Having lost mother familiar with these flowers for so long a time, at her memorial service, they seem so meaningless and chilly floating in the evening darkness. From the white desolation of the flowers comes the feeling of the person who has lost the warmth (nukumori) of mother.”
This is why I love Kon-sensei’s commentaries: he always brings into focus the warm, positive feelings in Basho’s vision.Kikaku follows with his feeling for his mother’s death, and Ransetsu concludes the trio with an image of the vastness and transience of the sky.
Teenage girls and unmarried women, their fertility believed to transfer to the fields. work together planting every field in the village, then comes time to celebrate. This would be one of the very few times in a year a young girl could get a small cup of sake. Mount Tsukuba, 45 minutes by train north of Tokyo, is famous for having two peaks almost the same height. The last bits of snow up there do not melt until early summer. Notice how Basho brings our attention to those “peaks.” The great poet leads us to the "mountains" growing under the robes of those maidens lined up to drink sake lowering their inhibitions.
The karawa or “Chinese rings” hairstyle –four rings rising from the head – was an elegant style for both courtesans and ordinary women. The elegant and charming hairstyle worn “gently” by the young wife suggests a marriage beginning with hope for the future. We jump ahead several decades, to some fabric that was part of a bag, something that used to be important, so I kept it, but I can no longer remember, everything getting faint, drifting away –yet those Chinese Rings on her head so long ago remain clear in my mind.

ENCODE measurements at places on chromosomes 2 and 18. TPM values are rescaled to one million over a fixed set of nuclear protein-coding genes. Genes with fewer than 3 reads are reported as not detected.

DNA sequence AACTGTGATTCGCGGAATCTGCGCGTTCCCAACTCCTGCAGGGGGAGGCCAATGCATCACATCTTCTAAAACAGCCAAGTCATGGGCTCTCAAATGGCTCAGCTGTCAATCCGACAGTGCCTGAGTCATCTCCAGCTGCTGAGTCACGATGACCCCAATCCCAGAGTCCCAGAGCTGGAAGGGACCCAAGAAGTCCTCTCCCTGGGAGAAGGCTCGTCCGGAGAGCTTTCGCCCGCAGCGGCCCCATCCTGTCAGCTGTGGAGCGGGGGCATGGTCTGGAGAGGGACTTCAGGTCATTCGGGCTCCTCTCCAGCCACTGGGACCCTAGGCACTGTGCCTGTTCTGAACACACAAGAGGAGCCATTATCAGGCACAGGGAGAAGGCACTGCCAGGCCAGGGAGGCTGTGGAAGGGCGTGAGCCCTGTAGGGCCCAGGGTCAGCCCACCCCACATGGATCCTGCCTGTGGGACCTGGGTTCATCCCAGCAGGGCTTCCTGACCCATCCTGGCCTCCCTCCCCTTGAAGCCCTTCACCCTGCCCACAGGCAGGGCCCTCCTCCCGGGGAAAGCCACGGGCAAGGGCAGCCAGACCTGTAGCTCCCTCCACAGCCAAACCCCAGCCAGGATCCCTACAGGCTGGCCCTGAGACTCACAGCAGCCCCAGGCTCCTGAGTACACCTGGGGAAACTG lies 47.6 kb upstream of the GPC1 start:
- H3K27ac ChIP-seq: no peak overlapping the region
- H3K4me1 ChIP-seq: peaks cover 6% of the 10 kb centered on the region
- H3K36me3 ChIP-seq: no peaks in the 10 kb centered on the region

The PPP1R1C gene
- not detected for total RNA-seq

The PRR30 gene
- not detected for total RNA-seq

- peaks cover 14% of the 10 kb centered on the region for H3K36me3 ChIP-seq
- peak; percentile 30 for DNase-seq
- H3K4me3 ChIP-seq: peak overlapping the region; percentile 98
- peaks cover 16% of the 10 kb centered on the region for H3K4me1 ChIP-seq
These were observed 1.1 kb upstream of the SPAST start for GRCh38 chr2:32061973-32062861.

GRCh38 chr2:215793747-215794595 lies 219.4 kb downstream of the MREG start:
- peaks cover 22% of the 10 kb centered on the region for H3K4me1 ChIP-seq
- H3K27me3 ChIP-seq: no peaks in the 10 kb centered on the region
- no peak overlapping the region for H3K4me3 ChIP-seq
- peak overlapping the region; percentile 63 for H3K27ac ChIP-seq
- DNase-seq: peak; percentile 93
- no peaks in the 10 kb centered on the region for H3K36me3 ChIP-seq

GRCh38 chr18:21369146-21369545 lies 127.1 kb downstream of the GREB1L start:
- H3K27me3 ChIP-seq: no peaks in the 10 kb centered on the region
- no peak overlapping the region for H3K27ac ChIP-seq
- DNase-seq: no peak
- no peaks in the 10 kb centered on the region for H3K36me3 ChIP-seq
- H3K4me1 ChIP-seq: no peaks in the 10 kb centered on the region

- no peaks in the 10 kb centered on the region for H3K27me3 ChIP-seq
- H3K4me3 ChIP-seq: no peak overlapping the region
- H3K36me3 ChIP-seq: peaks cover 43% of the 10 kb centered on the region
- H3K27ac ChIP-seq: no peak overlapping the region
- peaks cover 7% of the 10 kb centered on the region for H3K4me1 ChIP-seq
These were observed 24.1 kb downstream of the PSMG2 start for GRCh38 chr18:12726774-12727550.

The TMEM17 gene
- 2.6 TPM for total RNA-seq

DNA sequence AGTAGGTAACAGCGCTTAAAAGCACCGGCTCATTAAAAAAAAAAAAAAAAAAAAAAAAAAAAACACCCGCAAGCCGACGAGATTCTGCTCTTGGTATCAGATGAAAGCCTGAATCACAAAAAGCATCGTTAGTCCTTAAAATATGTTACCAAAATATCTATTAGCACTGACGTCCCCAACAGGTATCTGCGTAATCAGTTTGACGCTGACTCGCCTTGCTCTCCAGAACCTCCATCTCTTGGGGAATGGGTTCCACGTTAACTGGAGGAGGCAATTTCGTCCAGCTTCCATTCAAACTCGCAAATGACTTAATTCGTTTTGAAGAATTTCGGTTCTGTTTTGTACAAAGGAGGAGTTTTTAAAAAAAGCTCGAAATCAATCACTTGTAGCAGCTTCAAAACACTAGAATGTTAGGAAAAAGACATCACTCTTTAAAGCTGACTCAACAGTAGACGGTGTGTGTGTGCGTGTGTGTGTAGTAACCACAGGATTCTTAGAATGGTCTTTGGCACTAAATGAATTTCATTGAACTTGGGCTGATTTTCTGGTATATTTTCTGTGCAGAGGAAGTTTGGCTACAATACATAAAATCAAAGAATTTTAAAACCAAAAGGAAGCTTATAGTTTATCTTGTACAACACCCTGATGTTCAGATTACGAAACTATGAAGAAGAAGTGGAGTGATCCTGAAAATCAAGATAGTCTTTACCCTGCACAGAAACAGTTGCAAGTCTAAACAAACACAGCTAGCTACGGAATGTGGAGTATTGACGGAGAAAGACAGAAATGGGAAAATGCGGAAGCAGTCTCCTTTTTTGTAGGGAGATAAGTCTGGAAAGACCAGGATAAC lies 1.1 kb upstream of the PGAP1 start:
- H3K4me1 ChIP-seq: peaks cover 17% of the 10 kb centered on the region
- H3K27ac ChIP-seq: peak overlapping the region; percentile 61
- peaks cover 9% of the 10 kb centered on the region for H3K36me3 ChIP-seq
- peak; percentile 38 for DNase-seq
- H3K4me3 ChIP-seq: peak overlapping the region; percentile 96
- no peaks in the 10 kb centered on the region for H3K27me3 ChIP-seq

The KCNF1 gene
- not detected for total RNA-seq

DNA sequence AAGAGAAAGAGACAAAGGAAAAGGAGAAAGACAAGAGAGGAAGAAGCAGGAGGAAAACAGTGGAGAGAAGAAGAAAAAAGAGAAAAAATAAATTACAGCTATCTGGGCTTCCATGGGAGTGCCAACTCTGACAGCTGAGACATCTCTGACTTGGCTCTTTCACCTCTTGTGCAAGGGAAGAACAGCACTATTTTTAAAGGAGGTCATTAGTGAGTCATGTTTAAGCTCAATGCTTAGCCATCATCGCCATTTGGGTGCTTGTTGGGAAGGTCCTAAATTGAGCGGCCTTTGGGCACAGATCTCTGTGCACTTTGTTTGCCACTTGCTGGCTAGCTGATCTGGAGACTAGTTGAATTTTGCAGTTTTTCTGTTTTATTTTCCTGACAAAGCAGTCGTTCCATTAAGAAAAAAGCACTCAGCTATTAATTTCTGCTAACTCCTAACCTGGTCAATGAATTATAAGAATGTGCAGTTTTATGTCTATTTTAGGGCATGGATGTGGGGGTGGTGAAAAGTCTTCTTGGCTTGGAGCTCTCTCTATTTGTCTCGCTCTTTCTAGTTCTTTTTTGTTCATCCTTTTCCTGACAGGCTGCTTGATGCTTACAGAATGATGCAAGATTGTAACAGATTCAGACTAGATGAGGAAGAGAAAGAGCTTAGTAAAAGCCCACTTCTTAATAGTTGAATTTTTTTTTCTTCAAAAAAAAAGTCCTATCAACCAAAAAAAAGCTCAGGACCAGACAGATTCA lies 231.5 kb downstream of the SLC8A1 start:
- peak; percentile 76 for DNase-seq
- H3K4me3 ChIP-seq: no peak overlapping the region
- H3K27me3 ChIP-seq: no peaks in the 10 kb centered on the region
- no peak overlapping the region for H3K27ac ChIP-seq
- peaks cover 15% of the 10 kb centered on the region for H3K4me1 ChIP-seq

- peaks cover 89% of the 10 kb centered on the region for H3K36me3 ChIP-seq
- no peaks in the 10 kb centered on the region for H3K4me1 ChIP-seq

Pines prefer soft loose soil, so grow well on seashores. The ‘rock’ is his heart -- one minute clear and trustworthy, the next minute hidden and unreliable. The turmoil in my heart as he keeps on changing signals is what the pines close to the sea endure during storms. This Basho is so passionate!
Two nails which used to have clothing hanging on them now are empty, so lonely am I. Apparently my wife has left me, so I need someone -- the matchmaker who arranged the marriage, my wife’s father, someone -- to fix things up with her so she comes home and does the housework. Since no one has persuaded her to come back, I have to boil rice over a wood fire in the cook stove, which is really tiring and I cry because smoke gets in my eyes, and I miss my “dear wife” and the work she did.
As he enters the room, she recognizes his putrid odor, recalling other times he has used her. She does not get up to greet him; rather she cowers on the futon steeling herself for what is to come. We feel the ominous approach of this man she fears. Basho suggests what happened in between the two stanzas: the activity and sweat and sound of sex (or rape?) in the hot moist Japanese summer without air conditioning, sex aggressive enough o mess up her hair (and the rest of her). She sits on the futon, neither screaming nor weeping, but rather sliding her fingers down the hair beside her face to wipe off sweat and straighten the strands, drawing power from her hair to recover from her ordeal. He is gross and cruel, while she is sensitive and dignified. She is stronger than he is: she has more endurance.
Lady Seishi: one of the Four Great Beauties of Ancient China, came from a rustic village. Dad’s face is red from working in the sun, or skin disease, or drinking alcohol. His beard has not been trimmed for some time. Yet the beauty of Seishi came from that ugliness. By portraying ugliness, Basho suggests the polar opposite, the beauty of the daughter. Ain’t it the truth?
Basho Speaks about Renku: